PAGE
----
4 Cost-Cutting Measures Every Business Owner Can Use

By George Otte

Could your company stand to reduce its expenses?

Just about every enterprise can. And you don’t have to look far for ideas: American Express’ great list of tips for business owners serious about reducing their business costs is just one of many publicly available resources for curious entrepreneurs.

Here’s a look at four of the easiest ways to slim down your business. Most require little to no upfront investment or reallocation of personnel resources—meaning you can get started at your earliest convenience.

1. Use Anti-Malware Protection

Anti-malware programs provide valuable digital protection against an ever-multiplying array of cyber threats. By protecting your system with a reputable anti-malware solution that regularly updates with defenses against the latest perils, you can greatly reduce the likelihood of a major systems breach—a costly, reputation-damaging event that can seriously set your company back.

It’s important to remember that no anti-malware solution is totally foolproof. You can further reduce your risk by training your employees to recognize phishing scams and suspicious files, by putting together a digital crisis management plan before breaches occur, and by working with a trusted computer repair company with experience recognizing and addressing cyberthreats.

2. Make the Most of Your Current Space

A growing workforce is a good problem to have. But the most cost-effective solution isn’t negotiating favorable terms on a new office lease. Rather, it’s reorganizing your current space to accommodate more employees and equipment. Consider switching from traditional cubicle or bullpen-style layouts to shared workspaces with open floorplans and a wider range of seating types: benches, huddle rooms, breakout areas, flexible cubes and depending what is most appropriate for your field of work.

3. Cut Energy Waste Around the Office

Conduct an office-wide energy audit to spot opportunities to boost your team’s efficiency. Look for things like:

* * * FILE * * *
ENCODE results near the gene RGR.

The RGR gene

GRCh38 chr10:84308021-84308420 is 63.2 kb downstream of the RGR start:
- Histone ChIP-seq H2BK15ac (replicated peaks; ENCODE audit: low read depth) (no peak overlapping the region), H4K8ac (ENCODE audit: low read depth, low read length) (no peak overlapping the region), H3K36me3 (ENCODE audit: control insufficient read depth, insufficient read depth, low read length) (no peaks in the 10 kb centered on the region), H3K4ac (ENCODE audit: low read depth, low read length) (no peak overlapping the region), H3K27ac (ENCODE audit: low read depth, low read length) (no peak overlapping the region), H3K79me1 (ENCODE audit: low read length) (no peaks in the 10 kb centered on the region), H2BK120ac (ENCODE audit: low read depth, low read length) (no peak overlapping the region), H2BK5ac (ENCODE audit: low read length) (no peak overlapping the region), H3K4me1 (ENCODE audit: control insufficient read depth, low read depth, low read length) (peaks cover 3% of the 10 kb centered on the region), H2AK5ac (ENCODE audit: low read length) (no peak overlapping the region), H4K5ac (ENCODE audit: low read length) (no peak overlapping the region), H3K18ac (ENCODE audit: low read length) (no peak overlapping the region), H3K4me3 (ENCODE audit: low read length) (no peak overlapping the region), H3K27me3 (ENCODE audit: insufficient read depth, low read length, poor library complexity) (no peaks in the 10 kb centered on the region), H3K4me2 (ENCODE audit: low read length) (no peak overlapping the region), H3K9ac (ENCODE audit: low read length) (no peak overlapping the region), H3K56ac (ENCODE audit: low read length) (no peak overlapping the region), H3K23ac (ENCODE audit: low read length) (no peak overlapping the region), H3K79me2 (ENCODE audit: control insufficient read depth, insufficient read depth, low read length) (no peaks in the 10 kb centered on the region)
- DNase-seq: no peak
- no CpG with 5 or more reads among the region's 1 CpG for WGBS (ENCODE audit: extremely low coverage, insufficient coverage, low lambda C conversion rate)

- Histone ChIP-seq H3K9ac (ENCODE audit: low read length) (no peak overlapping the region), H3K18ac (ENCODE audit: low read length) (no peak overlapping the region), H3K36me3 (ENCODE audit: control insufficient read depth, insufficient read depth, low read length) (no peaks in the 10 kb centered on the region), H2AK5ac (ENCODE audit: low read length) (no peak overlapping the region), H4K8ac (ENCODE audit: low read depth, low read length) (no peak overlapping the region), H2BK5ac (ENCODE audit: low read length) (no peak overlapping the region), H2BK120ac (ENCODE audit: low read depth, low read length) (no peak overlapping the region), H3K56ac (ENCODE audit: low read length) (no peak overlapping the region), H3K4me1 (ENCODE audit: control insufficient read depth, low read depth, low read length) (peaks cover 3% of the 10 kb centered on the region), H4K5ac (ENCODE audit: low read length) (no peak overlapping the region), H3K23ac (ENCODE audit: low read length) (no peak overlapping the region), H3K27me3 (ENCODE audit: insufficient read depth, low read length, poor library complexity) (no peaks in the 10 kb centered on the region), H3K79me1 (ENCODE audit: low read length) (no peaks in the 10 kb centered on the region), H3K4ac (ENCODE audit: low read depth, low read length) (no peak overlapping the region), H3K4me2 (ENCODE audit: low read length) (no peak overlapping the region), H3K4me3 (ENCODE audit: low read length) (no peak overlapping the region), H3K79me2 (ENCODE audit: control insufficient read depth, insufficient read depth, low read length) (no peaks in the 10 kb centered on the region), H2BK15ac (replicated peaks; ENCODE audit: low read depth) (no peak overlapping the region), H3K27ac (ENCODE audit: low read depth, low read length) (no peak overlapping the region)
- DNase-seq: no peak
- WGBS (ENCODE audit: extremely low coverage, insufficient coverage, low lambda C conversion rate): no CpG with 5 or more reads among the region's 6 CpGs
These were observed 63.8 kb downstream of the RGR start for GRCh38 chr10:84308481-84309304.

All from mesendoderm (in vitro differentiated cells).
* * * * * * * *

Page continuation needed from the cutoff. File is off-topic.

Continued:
• Empty rooms with the lights on
  • Heat or air conditioning running during off-hours
  • Heavy blinds or open windows reducing the effectiveness of the building’s lighting, heating and cooling systems
  • Nonessential devices and systems remaining plugged in and turned on when not in use

Each of these issues is relatively easy—and cheap—to fix. Even with modest upfront investments, such as new blinds to block out sunlight on hot days, you’ll likely see savings in a matter of months.

4. Invest in Proactive Technology Maintenance and Repair

Proactive technology maintenance and repair can significantly reduce your IT costs. Take simple steps like regularly running Windows updates, upgrading programs and operating systems before the end of the support life cycle, and defragmenting your hard disk. And find a trusted computer repair partner to help you with tasks that you lack the time or in-house expertise to address on your own.

Cultivate a Culture of Constant Improvement

If you can follow these four tips, your efforts to streamline your company’s finances and reduce its expenses will be off to a great start. Keep up the momentum by fostering a culture of constant improvement at every level of your workforce—including at the very top. Whatever the day-to-day brings, always look for ways to do things better, faster, more effectively, at lower cost. In the long run, you’ll see the results in your bottom line.